The page showcases the work of a few undergraduate students I have supervised. Both the original content and the writing of papers on this page are entirely due to the authors. The projects I proposed were rather sophisticated for undergraduate work. I have been impressed at how they have risen to the challenge.

Columbia REU, 2007.

In the summer of 2007, Columbia ran an internal "research experience for (Columbia) undergraduates." I had the pleasure of advising one of the two projects. I was assisted by Thomas Peters; without him, the projects would probably not have been a success. (The other project that summer was advised by Mirela Ciperiani and Kimball Martin.)

Columbia REU, 2009.

The REU has continued since 2007. In 2009, I was fortunate to co-advise one of the projects with Timothy Perutz, with help from Jonathan Bloom and Thomas Peters. The students worked hard on their paper long after the REU ended.

Edward Trefts's senior thesis.

A continuation of his work from the summer, giving a more in depth account of the Alexander polynomial and its relationship to the genus. He also gives the first publicly available, elementary proof that a new definition of the Alexander polynomial, via grid diagrams, agrees with the classical one.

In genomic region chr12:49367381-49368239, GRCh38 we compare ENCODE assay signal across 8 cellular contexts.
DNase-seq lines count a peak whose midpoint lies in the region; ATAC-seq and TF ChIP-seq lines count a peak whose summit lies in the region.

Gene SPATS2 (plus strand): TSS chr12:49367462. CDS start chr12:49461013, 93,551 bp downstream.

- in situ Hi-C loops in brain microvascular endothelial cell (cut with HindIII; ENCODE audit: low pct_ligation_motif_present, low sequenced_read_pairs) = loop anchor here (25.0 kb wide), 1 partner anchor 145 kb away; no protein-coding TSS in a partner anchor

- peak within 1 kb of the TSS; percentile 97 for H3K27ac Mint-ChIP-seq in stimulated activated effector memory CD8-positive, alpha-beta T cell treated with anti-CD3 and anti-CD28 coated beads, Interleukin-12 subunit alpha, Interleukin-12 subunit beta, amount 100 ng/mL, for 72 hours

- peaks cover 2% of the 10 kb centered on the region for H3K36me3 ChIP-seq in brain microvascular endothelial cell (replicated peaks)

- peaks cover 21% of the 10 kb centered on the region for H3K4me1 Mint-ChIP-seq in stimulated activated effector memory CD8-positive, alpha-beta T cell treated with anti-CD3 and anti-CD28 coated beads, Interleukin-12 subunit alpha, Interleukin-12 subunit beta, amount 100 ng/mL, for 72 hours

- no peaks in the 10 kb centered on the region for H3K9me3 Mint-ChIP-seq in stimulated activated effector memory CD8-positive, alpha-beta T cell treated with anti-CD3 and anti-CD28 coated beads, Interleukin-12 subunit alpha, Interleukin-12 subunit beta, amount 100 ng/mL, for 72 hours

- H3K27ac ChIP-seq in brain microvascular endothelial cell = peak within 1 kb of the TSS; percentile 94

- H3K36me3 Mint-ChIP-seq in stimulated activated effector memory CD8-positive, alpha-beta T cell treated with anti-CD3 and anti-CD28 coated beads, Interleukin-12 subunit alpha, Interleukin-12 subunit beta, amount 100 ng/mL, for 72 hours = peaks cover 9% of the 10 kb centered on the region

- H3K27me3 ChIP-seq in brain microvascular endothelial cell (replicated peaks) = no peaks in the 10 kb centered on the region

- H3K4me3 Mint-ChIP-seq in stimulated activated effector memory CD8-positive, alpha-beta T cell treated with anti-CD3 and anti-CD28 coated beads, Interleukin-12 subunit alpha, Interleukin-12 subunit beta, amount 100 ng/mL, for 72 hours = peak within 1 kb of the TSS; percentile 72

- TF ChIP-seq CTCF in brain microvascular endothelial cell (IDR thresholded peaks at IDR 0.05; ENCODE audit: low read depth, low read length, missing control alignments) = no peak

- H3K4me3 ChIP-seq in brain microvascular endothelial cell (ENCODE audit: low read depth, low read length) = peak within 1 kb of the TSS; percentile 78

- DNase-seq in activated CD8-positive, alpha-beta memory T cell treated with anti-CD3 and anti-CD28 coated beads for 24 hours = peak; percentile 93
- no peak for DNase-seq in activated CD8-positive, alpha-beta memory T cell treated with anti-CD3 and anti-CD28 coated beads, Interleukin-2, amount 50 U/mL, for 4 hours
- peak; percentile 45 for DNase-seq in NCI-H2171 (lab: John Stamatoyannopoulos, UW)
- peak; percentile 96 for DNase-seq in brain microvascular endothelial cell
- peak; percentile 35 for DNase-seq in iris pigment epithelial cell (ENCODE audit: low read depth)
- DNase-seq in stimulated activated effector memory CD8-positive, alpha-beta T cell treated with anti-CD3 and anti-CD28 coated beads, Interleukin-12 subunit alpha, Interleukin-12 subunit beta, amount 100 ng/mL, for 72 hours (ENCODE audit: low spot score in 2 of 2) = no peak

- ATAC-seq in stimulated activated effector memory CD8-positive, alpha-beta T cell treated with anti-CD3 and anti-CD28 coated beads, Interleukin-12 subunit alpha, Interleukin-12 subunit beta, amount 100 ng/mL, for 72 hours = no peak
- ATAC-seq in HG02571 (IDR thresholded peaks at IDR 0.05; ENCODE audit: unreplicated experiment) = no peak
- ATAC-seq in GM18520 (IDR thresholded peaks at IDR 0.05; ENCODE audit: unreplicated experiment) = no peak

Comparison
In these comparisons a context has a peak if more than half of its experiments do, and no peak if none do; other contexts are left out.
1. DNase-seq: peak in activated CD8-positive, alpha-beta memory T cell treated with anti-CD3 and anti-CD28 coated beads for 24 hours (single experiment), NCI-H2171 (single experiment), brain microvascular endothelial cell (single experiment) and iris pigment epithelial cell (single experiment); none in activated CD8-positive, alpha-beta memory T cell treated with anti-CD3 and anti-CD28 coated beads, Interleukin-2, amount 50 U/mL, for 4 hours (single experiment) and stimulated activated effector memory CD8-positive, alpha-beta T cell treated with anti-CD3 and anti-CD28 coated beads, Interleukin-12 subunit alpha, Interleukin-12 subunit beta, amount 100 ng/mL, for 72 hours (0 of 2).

Emily Clader's senior thesis.

M. C. McCord showed in 1965 that any finite simplicial complex is modeled, up to weak homotopy equivalence, by a space with finitely many points. In her thesis, after explaining McCord's proof, Clader strengthens his result, showing that any finite simplicial complex is actually a deformation retract of an inverse limit of finite spaces.

Atanas Atanasov's senior thesis.

W. Thurston proved that if K is a hyperbolic knot then the manifolds obtained by increasingly large surgeries on K converge (in the Gromov-Hausdorff sense) to the complement of K. In his thesis, after reviewing the substantail background material, Atanasov begins a program to understand how this kind of convergence interacts with a particular class of modern 3-manifold invariants, Heegaard Floer homology.

Kyler Siegel's senior thesis.

Bordered Heegaard Floer homology gives an action of the strongly based mapping class group of an orientable surface on a derived category of modules. This action was described combinatorially in arXiv:1012.1032. In his thesis, Siegel gives a combinatorial proof that the action is well-defined.

  • Kyler Siegel, "A Geometric Proof of a Faithful Linear-Categorical Surface Mapping Class Group Action." arXiv:1108.3676. August 2011.

Knot Theory Course, Spring 2011.

Instead of a final exam, students in my undergraduate knot theory class in the spring of 2011 wrote expository final papers on topics we hadn't covered. I was impressed with the results; here's a sample: